I was riding high in April, shot down in May. Watching that mighty river of real estate sentiment, Zillow.com, I found recently that my accidental-landlord house in Virginia had picked up a cool 15 percent in value since January.
Why? Sentiment, baby, sentiment. With no properties for sale in the immediate area, I was getting the benefit of the Beltway real estate recovery in all its theoretical glory. I could actually calculate that the place might get back up to my closing price sometime around the year 3000.
Then some dirty dog a few doors down put his place on the market, priced to sell, asking way below my current zestimate. Now the whole neighborhood average is screwed. Try telling Zillow how that other person’s asking price shouldn’t count: Does that schmuck have a fully wired detached shed with both storage space and an office? A backyard gazebo? A quarter-acre lot? A tastefully redone basement? No way! But do they listen? I’m 18 percent off my purchase price now, all because somebody is actually trying to sell a property rather than blowing gas about the recovery.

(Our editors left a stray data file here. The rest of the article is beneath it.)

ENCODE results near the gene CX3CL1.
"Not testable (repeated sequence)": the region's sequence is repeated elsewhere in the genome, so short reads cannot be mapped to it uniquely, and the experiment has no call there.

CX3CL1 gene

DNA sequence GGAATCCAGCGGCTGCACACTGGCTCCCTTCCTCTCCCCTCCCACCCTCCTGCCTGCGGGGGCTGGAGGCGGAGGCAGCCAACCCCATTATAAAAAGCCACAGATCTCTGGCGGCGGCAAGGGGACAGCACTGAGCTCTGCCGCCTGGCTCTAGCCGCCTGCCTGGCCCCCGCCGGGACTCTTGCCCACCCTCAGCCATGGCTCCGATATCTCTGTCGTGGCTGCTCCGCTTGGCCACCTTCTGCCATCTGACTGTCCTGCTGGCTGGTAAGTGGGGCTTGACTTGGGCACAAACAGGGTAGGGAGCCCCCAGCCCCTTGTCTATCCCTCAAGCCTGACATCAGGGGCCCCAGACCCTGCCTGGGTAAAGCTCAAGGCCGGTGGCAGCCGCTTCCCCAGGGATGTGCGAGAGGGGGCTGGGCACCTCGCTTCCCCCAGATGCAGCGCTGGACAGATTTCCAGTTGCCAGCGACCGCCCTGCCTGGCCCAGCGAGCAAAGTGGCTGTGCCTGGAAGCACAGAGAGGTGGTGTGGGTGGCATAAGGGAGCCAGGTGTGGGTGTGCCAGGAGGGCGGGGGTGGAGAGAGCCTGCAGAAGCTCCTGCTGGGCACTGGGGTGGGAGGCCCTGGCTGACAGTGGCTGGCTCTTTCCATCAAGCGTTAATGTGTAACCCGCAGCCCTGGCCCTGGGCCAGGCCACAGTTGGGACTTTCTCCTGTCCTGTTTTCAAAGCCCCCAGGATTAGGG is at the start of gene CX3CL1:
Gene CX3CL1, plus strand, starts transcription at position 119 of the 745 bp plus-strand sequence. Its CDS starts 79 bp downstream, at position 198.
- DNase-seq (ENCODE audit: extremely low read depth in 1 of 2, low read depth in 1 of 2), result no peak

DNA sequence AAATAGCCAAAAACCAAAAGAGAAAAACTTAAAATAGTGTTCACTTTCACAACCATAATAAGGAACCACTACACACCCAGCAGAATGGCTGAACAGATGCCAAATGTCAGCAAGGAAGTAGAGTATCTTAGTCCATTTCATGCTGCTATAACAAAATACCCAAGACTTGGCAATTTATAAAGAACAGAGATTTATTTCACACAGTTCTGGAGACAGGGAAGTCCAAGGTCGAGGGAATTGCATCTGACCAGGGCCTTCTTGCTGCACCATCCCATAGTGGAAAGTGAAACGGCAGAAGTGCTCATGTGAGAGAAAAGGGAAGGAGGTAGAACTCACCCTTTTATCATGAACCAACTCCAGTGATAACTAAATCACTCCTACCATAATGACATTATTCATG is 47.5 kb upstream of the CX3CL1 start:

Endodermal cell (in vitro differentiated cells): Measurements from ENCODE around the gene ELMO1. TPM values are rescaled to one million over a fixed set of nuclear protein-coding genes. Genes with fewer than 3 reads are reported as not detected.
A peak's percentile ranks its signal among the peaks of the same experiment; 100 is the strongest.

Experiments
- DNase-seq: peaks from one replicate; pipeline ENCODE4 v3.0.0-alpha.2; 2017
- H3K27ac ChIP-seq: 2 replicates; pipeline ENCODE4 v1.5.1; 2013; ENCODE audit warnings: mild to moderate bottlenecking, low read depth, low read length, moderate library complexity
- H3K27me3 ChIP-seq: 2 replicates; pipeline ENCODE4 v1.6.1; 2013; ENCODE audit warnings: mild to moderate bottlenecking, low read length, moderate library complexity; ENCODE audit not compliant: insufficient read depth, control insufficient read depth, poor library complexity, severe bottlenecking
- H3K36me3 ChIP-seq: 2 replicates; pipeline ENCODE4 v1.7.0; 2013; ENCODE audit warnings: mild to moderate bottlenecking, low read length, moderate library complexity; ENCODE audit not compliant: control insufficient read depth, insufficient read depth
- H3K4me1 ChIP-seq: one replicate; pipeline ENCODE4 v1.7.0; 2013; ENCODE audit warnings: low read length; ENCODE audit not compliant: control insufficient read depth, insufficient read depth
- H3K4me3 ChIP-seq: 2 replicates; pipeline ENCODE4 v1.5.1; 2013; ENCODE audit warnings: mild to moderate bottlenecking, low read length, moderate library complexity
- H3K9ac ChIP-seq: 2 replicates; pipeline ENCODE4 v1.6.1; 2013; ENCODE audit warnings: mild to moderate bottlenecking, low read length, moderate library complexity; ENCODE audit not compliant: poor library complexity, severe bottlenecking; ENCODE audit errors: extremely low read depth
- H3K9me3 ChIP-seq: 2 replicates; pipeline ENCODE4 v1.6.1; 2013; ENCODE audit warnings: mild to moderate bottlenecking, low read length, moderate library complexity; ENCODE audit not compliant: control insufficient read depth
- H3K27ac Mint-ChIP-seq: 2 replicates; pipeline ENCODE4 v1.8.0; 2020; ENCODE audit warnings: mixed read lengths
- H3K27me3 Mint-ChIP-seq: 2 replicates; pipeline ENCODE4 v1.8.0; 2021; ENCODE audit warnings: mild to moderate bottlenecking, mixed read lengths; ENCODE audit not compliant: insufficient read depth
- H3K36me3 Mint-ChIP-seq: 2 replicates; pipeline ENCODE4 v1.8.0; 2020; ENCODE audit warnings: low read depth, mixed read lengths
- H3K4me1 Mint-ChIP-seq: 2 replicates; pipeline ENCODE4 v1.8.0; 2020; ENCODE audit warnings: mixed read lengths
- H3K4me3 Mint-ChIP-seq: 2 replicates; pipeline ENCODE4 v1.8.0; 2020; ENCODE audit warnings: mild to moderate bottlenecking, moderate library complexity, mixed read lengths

This is the kind of mischief that results when you put consumer sentiment to the iron test of the market. The National Association of Realtors® keeps claiming there’s never been a better time to buy, but nobody believes it anymore.